What’s on offer?
The pickup market is a bit more extensive than I thought. Checking on a popular car-selling site, in our price bracket for there are 12 models from 10 manufacturers, totalling 577 vehicles. That doesn’t include Fiat’s rebadged L200 — apparently nobody is selling one at the moment — and Mercedes’s rebadged Nissan Navara is well out of our price range.
There are a few quirks like that in the pickup world. For example, early Ford Rangers are actually rebadged Mazda B2500s, and the later BT-50 is a Ford Ranger. It’s not uncommon for different manufacturers to use each other’s engines and running gear. The Isuzu diesel engine is rather popular in other people’s vehicles. There are the usual suspects in our list, but also a few that you might not have thought about.
The most readily available pickups on the popular car-selling website are the Nissan Navara with 187 vehicles, and the Mitsubishi L200 with 186 vehicles for sale.
In the early days of the Navara and L200, both manufacturers pitted themselves against each other with a bit of a brake horsepower battle. This led to the engines being slightly fragile — it was not uncommon for engines to throw a conrod out of the block making a hell of a mess, leaving your wallet in a similar condition. Likewise, the L200 had similar issues.
They seem to have sorted the major issues in later vehicles and the Navara doesn’t corrode and snap in half any more. From personal experience, I would avoid a 2004-2007 Navara. Later ones are worth a look; I’ve not heard of too many catastrophes with the later engines. For the Navara and the L200, £12k is going to get us an eight- to nine- year-old vehicle with 80,000 to 150,000 miles on the clock.
One manufacturer that may be a surprise to you is Great Wall. The steed could be one to look at for a bargain workhorse. There were 10 for sale, all of which were relatively cheap and cheerful. About £6k to £8k would get us a seven-year-old version with between 60k to 80k miles on the clock, which seems pretty good, but the availability of parts is something to think about. There are a couple of SsangYong Mussos: £12k for a three- or four-year-old with 100k on the clock.
The Land Rover 110 needs no introduction, but don’t expect an eight-year-old one with 100k miles on the clock. Expect at least 15 to 16 years old with at least 150,000 miles.
If you’re feeling flash, the VW Amarok might be worth a look — £12k will get us an eight- to nine-year-old one, but it will have more than 100k miles on it, closer to 150,000 on average. A VW is pretty reliable if looked after, but you can dent it and ruin leather seats quite easily.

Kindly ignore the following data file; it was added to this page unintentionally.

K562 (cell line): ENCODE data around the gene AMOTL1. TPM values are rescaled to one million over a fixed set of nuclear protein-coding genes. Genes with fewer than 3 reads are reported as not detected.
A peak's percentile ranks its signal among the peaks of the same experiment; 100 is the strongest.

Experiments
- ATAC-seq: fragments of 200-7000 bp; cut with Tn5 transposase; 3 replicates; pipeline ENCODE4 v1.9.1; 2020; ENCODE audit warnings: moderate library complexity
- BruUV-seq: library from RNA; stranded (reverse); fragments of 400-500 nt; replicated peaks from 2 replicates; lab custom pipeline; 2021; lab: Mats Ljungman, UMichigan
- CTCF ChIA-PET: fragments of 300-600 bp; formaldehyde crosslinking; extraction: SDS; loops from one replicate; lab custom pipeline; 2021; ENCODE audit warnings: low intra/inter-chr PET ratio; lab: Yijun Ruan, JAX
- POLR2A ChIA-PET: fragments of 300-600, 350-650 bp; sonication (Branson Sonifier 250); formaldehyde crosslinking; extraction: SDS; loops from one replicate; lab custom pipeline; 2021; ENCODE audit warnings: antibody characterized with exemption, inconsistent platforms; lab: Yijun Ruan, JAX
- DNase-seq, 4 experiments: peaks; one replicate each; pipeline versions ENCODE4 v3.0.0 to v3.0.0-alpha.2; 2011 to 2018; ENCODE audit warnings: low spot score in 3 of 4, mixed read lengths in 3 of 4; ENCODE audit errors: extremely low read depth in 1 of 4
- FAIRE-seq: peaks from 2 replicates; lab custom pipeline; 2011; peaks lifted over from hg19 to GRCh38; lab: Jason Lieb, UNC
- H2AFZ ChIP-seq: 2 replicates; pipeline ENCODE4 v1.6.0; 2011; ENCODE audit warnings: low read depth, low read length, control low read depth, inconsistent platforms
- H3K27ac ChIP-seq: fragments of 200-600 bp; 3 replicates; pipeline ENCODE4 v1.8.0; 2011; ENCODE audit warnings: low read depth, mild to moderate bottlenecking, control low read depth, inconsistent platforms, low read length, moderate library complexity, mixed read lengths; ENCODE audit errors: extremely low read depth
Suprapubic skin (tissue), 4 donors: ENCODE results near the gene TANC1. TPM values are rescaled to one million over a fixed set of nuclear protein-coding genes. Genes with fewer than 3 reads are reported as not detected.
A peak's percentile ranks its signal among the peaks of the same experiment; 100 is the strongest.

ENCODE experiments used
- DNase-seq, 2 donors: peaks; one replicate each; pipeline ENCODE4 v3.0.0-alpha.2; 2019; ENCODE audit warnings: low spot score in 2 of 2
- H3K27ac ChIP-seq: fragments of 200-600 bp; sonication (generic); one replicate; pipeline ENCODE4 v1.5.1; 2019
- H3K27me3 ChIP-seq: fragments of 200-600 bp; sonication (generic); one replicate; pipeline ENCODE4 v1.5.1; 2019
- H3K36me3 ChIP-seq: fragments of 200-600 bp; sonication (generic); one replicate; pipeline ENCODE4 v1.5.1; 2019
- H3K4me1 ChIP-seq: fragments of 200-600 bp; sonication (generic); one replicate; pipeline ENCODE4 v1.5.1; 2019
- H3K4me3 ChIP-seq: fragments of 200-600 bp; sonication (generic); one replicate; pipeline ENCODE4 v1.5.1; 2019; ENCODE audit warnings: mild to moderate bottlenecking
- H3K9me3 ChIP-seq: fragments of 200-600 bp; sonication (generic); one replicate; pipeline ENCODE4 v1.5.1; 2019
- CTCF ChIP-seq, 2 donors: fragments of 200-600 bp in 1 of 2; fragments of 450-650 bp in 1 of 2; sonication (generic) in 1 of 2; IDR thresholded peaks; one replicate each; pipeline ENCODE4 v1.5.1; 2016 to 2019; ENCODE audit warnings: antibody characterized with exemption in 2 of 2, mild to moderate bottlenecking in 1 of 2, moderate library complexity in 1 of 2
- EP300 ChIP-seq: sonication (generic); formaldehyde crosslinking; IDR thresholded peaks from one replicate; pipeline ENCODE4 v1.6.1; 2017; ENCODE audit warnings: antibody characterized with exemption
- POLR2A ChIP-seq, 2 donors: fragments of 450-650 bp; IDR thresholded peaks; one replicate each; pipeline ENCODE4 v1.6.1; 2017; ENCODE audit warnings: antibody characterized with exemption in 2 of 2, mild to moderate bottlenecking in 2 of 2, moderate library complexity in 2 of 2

There are not many Mazdas about; one BT-50 and three B2500s. The B2500s are 15 to 16 years old and average around 100k miles. However, they are good sturdy trucks and well under our £12k limit, at around £4,500, so well worth a look if you’re after a workhorse.
As I said earlier, they were sold as a Ford Ranger so parts are easily available. The BT-50 ,which is the facelift Ranger (2008 onwards), is £8k with 120k on the clock. The Ford Ranger is the third most numerous on that car site, with 71 for sale. Our £12k would get us the new shape with a reasonable spec. Expect a seven-year-old model with anywhere from 70k to 100k miles on the clock. They are reasonably reliable, though I hear the fuel injectors occasionally play up.
Simply the best
Now we come to the final couple, and I’ve saved my personal favourite second-hand 4×4 trucks until last. The Toyota Hilux has almost god-like status in the pickup world and its reputation precedes it. There are 65 up for sale and, for our budget, we could buy a 15-year-old one with low mileage, or a six- to seven-year-old one with 160k on it — quite a broad church. On average, though, we’re looking at seven to eight years old with 80k to 100k miles. But regardless of mileage, the Hilux is pretty much bulletproof.
Finally, Isuzu. The Rodeo, though not as popular as the D-Max, is still very capable. We can scoop a nine- to 10-year old one up for £10k with fairly sensible mileage, anywhere from 60,000 to 100,000.
The D-Max has been snapping at the Hilux’s heels for a while now, and there’s only nine for sale in our price bracket. Expect a six- or seven-year-old one with 100k to 150k miles on the clock. The D-Max does seem to hang on to its price well, marginally better than the Hilux. So buying either, we should retain a bit of value further down the line.